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I have a big text file and I am processing it line by line using the for ... in statement:

f = open(sys.argv[1])
for line in f:

And I pass these lines through some regexes. But my code stops when this long line is being passed through a regex: This is the line:

Mar 25 09:42:22 2011 amavis[30883]: (30883-10) Passed CLEAN, [] [] <> -> <>,<>,<>,<>,<>,<>,<>,<>,<>,<>,<>,<>,<>,<>,<>,<>,<>,<>,<>,<>,<>,<>,<>,<>,<>,<>,<>,<>,<>,<>,<>,<>,<>,<>,<>,<m...

And this is the regex and the place where the code stops:

pattern_clean = re.compile("(\S{3} \d{2} \d{2}\:\d{2}\:\d{2} \d{4}).*CLEAN, (LOCAL )?(\[[.\d]+\] )?(\[[.\d]+\] )?<(\S*@(\S*))?> -> (<\S*>,)* Message-ID: <(\S*)>, mail_id: (\S*), Hits: (\S*), queued_as: (\S*), (\S*)")

if != None:

I have tries this script on a different file it worked okay. It also worked okay with this file too, until this line came. What may be causing this problem?

share|improve this question
Do you get an error message? If so, what does it say? – nmichaels Mar 25 '11 at 14:48
Is it possible that the input is pathological to python's regex library? I'm pretty sure python uses a backtacking regex system, so it may be that the input you're giving is throwing it into worst-case behavior. Is the process locked? Taking up lots of cpu? – Daenyth Mar 25 '11 at 14:50
No, I didn't get an error message. It just stops there but doesn't quit the script. The cpu usage stays also at max. level – Alptugay Mar 25 '11 at 14:51
@Daenyth you may be right. If you look at my regex I have a group like this: <(\S*@(\S*))?> -> (<\S*>,)* And it tries to capture maximum recipient mail addresses. In this case we have a lot of recipient mail addresses. – Alptugay Mar 25 '11 at 14:53
Looking at it now, why don't you just trim off the predictable prefix and use the email module to extract a list of email addresses from the string? You will never make a regex that will get all legal addresses – Daenyth Mar 25 '11 at 18:08
up vote 4 down vote accepted

It is possible to write regular expressions that take a very, very long time to either match or fail. you've written just such a regular expression. Basically any time you see * or + nested inside another * or + be very afraid.

I think your problem may be:


On it's own, <\S*> will match everything up to the next whitespace, then when the full pattern fails to match it will try to shorten the match down, then the outer * means it will try lots of different combinations matching 20 emails followed by none, or 19 followed by 1, or 18 followed by 2, or 18 followed by 1 followed by 1. You've got runaway combinations there.

I suggest you try replacing all your \S occurences with a pattern that cannot match the terminating character. e.g. <[^> ]*> or [^, ]*, that may reduce the problem.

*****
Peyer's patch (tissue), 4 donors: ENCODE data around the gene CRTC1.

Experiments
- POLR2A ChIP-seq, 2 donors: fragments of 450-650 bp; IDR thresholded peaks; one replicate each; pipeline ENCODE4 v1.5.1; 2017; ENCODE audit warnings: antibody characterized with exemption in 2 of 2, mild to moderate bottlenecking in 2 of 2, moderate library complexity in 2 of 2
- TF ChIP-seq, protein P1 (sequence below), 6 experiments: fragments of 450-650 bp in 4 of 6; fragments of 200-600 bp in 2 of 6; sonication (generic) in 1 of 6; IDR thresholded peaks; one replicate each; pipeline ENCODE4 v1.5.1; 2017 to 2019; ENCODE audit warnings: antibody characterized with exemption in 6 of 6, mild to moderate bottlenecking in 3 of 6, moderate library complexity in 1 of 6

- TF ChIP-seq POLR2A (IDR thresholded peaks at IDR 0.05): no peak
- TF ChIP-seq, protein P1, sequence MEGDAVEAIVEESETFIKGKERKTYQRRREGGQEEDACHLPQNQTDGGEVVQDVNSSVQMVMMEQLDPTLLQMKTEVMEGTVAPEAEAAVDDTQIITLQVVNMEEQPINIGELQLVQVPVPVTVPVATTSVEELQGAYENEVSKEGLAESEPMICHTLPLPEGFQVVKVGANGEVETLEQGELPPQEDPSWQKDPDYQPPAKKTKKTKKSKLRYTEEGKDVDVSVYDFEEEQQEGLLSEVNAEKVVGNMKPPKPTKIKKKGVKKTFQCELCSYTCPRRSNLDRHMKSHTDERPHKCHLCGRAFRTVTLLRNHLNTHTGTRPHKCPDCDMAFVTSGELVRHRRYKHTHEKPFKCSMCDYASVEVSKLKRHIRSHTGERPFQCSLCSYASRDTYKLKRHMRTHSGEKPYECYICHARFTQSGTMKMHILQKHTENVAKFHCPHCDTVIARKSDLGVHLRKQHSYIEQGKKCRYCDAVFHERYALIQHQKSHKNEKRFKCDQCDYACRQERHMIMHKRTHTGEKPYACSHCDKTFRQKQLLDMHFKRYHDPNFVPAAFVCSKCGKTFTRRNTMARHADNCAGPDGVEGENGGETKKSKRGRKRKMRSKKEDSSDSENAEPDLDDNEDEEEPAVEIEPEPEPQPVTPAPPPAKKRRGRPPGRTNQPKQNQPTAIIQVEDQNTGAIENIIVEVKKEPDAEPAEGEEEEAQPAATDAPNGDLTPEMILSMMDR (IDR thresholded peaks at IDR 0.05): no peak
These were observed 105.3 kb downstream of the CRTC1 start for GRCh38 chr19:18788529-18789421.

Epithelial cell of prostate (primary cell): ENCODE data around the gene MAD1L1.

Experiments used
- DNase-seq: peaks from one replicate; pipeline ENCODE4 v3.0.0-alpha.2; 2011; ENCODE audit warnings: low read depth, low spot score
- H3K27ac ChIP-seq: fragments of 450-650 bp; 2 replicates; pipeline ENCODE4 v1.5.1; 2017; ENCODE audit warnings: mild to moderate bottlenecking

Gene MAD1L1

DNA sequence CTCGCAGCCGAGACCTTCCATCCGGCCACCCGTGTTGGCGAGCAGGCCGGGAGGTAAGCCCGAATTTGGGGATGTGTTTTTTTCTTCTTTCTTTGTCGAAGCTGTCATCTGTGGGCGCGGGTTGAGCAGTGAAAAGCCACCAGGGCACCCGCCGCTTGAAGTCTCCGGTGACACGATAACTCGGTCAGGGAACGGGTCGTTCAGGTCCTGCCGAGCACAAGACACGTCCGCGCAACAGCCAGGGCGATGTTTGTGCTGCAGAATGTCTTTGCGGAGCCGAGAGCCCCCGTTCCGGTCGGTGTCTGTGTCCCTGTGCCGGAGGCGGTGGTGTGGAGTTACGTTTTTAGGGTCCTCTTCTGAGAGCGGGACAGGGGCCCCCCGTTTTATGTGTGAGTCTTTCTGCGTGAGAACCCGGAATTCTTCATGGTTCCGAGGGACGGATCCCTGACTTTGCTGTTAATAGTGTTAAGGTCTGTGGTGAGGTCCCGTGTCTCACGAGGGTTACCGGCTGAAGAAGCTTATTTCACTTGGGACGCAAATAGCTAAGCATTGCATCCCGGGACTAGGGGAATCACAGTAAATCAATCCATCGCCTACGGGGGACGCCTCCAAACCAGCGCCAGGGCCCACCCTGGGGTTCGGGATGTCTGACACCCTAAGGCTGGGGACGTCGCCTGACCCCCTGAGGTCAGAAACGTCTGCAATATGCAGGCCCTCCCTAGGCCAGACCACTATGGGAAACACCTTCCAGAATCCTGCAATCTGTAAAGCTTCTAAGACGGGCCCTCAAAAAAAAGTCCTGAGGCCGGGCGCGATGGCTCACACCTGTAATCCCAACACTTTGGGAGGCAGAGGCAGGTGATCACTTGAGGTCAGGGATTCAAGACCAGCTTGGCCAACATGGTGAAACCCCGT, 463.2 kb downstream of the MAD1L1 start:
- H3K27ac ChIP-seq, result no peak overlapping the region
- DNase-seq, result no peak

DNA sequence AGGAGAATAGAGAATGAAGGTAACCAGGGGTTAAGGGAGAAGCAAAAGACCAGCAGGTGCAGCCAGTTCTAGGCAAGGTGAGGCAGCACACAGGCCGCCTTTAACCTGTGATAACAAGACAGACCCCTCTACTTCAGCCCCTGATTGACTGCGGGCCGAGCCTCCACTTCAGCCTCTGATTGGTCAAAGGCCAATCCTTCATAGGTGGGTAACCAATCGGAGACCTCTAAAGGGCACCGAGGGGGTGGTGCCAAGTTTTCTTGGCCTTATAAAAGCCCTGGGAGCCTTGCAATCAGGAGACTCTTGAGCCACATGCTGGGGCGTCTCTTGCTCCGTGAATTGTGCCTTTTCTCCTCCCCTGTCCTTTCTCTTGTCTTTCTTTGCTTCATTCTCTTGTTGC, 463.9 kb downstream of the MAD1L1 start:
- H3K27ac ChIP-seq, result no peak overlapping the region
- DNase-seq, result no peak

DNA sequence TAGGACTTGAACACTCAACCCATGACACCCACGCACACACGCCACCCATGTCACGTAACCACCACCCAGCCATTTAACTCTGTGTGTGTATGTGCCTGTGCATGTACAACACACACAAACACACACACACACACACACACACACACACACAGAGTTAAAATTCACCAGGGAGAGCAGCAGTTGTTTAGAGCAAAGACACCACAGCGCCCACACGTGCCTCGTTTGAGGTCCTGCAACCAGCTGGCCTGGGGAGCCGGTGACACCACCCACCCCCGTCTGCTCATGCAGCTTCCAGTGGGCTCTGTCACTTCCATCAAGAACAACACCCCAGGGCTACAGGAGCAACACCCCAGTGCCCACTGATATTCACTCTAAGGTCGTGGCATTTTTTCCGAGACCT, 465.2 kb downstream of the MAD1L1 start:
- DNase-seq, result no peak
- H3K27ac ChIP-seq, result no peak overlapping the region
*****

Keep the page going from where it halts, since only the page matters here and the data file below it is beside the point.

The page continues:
share|improve this answer
you are right I replaced simply (<\S*>,)* by ([^, ]*,)* and it was not loop over – Xavier Combelle Mar 25 '11 at 15:15
(<\S*>,)* I changed this regex to ((<[^>]*>,)*) and now it works fast. Thanks for all the help. – Alptugay Apr 1 '11 at 8:15

I observe that you don't have an r before the regex, so it's not a raw string and you're not getting what you expect. Don't know if that's the source of the problem, but it certainly needs to be corrected.

Edit: I am wrong, see comments. It's good practice in general, though.

share|improve this answer
Raw string is irrelevant here, the regex is actually correctly formatted. However the regex seems to have exceeded stackoverflow's ability to format the question. I have sufficient points to be able to edit the question so I can see the original and cut/paste that to an interpreter. Not much help to you I know. – Duncan Mar 25 '11 at 15:00
@Duncan: Huh? If it's not a raw string, all the \S and \d and so forth will be treated as escape sequences by Python, and the regex will be completely wrong. No? – Tom Zych Mar 25 '11 at 15:09
No, try print("\S\d") and see for yourself: unknown escape sequences are passed through unchanged. It's a risky way to write the regex, but in this case everything that needed escaping is actually escaped. If there had been any \a\n\r in the string it would be another matter. – Duncan Mar 25 '11 at 15:12
Ah, thank you, never ran into that. – Tom Zych Mar 25 '11 at 15:14

I'm no expert in Python regex, but some general observations

You have plenty of anchors, so greedy quantifiers are ok almost everywhere except in one place.

(<\S*>,)* This will not do what you think it will.

In essence, the group will only be executed 0 or 1 time, so it actually does (<\S*>,)?.
And, the match will progress like this:

<>, ... <>,
^       ^^^^^^^^^^^^^^^^^^^^^^^^^^^          ^^
<               \S*                          >,

Its not going to capture using an arbitrary number of capture groups.
It is functionally equivalent to (and better written as) this:


I've tested (<\S*>,)* with the data sample you have provided. It works ok in Perl. But I can only assume your data extends way beyond what you are showing. Just realize your capturing everything up to the next big anchor >, Message-ID: in one expression.

It could be re-written as:
(<\S*?>,)* which just retains the last <>, in the series where parenthesis is only relavent as a non-capture grouping.

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